I know that this quote seems like a little bit of a tongue twister, but it’s important to remember. So much of our perception of what people think of us lies within what we assume people are thinking. In reality, we have no real way of knowing unless they tell us outright. The human mind can have a way of assuming the worst. We come up with our own version of what’s happening and rolling with it as if it’s fact. I do it all the time: I’ll be driving down the road singing along to the radio and assuming that everyone must think I’m mad, when in actual fact no-one has even noticed me; I’ll go into Tesco and instantly assume everyone is looking at my slightly scraggly hair, when in actual fact everyone is just trying to remember what they need to buy; whenever I write something, I immediately start worrying about what people might think, about what my writing might reveal about me that people could judge. Even now I’m thinking ‘is this too much? Will anyone even care about what I have to say?’ but the answer is that it doesn’t matter. As long as I’m happy with what I put out there, it doesn’t matter what anyone else might think about it. Besides, who’s to say that people wouldn’t like it? Perceptions and assumptions are such inaccurate ways of looking at the world and those in it, and there’s so much importance in authenticity over acting a certain way to fit a role of presumed acceptance.
We can express ourselves however we choose, so why not have it be authentic? It isn’t always easy to make ourselves vulnerable to people and show them our genuine selves, but it is so worthwhile. I often struggle with who I am, with things I do or say, with trusting myself to do what I feel is right regardless of how I think it makes me look to others, but I know deep down that it’s all me. I’m the person judging myself so harshly, I’m the person pretending to look in from the outside and finding problems with myself, not anyone else. No one else is sitting there waiting for me to do or say things so they can tear it all apart. Even if someone was, who’s to say they’re right?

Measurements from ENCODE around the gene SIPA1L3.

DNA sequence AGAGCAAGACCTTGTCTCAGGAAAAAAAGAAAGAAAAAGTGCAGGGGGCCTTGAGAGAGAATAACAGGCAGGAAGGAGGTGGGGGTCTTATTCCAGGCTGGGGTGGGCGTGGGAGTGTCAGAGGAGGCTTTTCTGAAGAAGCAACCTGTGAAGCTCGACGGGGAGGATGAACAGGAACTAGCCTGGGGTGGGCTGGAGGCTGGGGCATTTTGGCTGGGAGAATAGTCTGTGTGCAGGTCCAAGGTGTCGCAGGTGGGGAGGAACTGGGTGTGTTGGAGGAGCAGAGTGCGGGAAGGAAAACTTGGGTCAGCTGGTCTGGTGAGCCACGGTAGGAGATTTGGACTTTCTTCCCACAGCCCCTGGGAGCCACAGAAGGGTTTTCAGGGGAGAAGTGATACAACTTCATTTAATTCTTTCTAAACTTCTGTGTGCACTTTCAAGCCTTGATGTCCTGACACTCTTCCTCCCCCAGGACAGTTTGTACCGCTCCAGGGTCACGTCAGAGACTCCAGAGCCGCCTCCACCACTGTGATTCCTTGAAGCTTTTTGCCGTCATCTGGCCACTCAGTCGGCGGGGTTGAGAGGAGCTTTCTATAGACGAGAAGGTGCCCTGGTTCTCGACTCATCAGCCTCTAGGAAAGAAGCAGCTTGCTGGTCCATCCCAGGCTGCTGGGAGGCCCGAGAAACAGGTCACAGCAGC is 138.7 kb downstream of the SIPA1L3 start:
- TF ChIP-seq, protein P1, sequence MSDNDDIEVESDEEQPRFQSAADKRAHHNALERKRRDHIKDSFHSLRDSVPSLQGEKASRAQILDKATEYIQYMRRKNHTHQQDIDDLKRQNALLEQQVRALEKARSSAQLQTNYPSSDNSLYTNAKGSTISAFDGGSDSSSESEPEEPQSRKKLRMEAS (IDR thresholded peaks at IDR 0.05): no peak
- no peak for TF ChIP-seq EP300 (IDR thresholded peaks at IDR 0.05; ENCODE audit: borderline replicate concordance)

‘Let go of who you think you’re supposed to be… embrace who you are’ Brené Brown
Choosing to be our authentic selves isn’t an instant change, and it isn’t an easy journey. We are so sure that other people are ready to judge us that we pretend to be what we think they want us to be, when in actual fact it doesn’t matter. Just like me coming to grips with the possibility of shouting out the wrong answer in class, choosing authenticity is giving ourselves permission to be ourselves, and rejecting the idea the perfection is something we need to strive for. I learnt a hell of a lot more at college from being wrong than I did from not voicing my confusion at school, because I wasn’t bothered about what people would think at college, I was just thinking about giving things a go and learning from my mistakes.
It might seem like a strange analogy to use, but it really does apply. By being ourselves in life, we benefit and experience so much more than if we conform to what we think people want us to be. Authenticity is knowing that we are enough, that what we are is a hundred times more fulfilling than what we think we should be. When I start uni, I know that potentially answering questions incorrectly in front of others is still going to be daunting, but it will also be okay. The world isn’t going to swallow me up and spit me out if I get a question wrong. Life will go on. I’ve accepted this. I’d rather be me and get things woefully wrong than be somebody I’m not and just go through the motions of life. I am enough. You are enough. We are all enough.
Georgina has personally experienced anxiety and low confidence in the past, and she now strives to expand her comfort zone as much as she can. She is passionate about turning her past experiences into fuel for her creative endeavours in both art and creative writing, as she is still learning to manage feelings of anxiety and low confidence. Georgina hopes to be able to use her past experiences to positively impact others, as she understands how valuable it is to know that other people share similar experiences.